Globalisation and Natural Resources Law

Globalisation and Natural Resources Law

Challenges, Key Issues and Perspectives

Elena Blanco and Jona Razzaque

This book examines the complex relationships between trade, human rights and the environment within natural resources law. It discusses key theories and challenges whilst exploring the concepts and approaches available to manage crucial natural resources in both developed and developing countries. Primarily aimed at undergraduates and postgraduates, it includes exercises, questions and discussion topics for courses on globalisation and /or natural resources law as well as an ample bibliography for those interested in further research. The book will therefore serve as an invaluable reference tool for academics, researchers and activists alike.

Chapter 7: Water Resources

Elena Blanco and Jona Razzaque

Subjects: environment, environmental law, law - academic, environmental law, human rights, politics and public policy, human rights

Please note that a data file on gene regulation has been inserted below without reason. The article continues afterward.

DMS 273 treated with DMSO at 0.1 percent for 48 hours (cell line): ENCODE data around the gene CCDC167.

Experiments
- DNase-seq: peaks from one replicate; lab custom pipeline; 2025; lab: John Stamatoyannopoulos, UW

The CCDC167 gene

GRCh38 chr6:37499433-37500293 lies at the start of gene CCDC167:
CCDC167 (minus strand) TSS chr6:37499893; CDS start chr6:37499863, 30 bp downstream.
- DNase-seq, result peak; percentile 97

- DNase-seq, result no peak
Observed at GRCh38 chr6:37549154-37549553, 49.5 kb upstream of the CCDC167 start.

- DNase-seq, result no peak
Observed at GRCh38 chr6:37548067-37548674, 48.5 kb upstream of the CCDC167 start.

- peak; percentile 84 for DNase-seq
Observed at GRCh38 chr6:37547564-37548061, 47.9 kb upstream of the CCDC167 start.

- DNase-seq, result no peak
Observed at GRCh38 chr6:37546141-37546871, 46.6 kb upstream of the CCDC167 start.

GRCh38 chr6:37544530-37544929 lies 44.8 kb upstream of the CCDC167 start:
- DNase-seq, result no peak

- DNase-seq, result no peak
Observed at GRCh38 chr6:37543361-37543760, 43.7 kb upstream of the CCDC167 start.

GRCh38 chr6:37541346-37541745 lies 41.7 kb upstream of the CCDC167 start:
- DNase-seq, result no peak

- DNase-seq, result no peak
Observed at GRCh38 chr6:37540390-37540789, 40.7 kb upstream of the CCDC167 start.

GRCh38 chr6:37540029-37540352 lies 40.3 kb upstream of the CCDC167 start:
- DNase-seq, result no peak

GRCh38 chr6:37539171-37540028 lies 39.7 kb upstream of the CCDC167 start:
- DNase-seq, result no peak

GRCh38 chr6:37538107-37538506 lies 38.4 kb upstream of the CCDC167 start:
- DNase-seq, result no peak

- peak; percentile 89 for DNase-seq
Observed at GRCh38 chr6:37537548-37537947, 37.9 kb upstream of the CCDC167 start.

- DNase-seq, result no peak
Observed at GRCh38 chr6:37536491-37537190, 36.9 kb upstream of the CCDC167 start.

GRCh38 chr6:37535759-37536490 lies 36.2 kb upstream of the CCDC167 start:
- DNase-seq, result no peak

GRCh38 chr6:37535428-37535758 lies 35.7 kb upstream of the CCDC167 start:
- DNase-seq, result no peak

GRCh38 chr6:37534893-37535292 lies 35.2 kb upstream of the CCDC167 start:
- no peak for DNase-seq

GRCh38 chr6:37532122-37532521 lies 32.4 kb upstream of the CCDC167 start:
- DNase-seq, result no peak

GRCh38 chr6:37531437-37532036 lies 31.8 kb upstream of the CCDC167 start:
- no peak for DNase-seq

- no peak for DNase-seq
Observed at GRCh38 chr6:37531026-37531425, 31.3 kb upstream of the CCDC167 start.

WATER GOVERNANCE AND GLOBALISATION There are two sets of arguments which are increasingly common in water resource management. The first set considers water as a public good and one that is intimately related to human rights entitlements. The second views water as an economic good and can be tracked down to the Dublin Conference (1992).1 This second set revolves round the idea that if water is treated as an economic good, problems related to scarcity, quality and availability will be solved. This chapter considers both these arguments, looking at the international, regional and national legal policies and practices relating to water. At the local level, large infrastructure projects and water service concessions are granted by governments. Water users often have no participation in the decision-making processes relating to water – decisions which often affect their water rights and undermine their livelihoods by displacing them or by restricting their water use. Multinational companies as holders of water services contracts in many developing (and developed) countries control the management of water resources. In addition, multinational banks may prescribe policies promoting full cost recovery of water investments. Water privatisation in Asia, Latin America and African countries gave rise to concerns regarding the availability of water to the poor community, quality and quantity of water resources and accountability of multinational companies.2 The free trade promoted by the WTO and the liberalisation of foreign direct investment have led, in many cases, to environmental deregulation, causing water pollution and depletion of water resources by over extraction....

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